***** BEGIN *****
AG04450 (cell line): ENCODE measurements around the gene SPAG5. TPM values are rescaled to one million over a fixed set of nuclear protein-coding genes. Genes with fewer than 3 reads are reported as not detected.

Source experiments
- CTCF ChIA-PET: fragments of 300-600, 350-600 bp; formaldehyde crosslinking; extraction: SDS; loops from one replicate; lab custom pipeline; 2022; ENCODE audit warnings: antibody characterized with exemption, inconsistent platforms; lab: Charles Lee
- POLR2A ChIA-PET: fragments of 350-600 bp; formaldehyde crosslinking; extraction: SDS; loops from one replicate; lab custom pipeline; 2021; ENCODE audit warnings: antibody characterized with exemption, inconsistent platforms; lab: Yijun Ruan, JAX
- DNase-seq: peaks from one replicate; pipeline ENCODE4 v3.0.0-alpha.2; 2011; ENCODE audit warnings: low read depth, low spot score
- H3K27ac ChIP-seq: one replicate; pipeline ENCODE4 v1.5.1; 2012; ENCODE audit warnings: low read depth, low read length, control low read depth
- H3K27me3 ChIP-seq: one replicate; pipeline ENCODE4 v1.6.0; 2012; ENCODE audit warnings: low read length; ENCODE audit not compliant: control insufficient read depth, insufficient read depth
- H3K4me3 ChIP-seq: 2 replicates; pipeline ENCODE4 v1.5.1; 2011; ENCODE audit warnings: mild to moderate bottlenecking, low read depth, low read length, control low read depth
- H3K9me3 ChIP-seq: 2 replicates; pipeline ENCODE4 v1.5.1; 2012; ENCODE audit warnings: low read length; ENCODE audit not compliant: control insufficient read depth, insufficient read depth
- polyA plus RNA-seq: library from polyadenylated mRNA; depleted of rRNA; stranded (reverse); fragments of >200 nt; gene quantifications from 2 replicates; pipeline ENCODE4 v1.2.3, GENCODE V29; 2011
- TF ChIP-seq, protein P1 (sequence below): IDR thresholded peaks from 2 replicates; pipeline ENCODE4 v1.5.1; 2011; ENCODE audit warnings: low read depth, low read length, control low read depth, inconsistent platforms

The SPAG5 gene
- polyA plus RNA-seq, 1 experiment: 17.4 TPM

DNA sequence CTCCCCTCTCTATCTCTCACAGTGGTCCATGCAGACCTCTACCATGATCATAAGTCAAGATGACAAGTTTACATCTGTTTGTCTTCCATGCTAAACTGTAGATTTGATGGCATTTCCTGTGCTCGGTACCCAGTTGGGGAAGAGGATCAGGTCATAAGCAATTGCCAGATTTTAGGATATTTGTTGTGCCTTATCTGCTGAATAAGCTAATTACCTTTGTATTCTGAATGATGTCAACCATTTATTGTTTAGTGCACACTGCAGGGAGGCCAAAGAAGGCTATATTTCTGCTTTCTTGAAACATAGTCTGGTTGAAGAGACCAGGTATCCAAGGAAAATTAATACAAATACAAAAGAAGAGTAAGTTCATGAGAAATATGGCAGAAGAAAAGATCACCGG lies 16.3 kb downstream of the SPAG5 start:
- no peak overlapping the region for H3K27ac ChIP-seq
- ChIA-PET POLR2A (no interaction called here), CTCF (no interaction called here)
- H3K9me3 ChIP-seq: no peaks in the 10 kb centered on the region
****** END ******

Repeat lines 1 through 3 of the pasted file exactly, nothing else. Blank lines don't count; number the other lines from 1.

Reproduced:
AG04450 (cell line): ENCODE measurements around the gene SPAG5. TPM values are rescaled to one million over a fixed set of nuclear protein-coding genes. Genes with fewer than 3 reads are reported as not detected.

Source experiments
- CTCF ChIA-PET: fragments of 300-600, 350-600 bp; formaldehyde crosslinking; extraction: SDS; loops from one replicate; lab custom pipeline; 2022; ENCODE audit warnings: antibody characterized with exemption, inconsistent platforms; lab: Charles Lee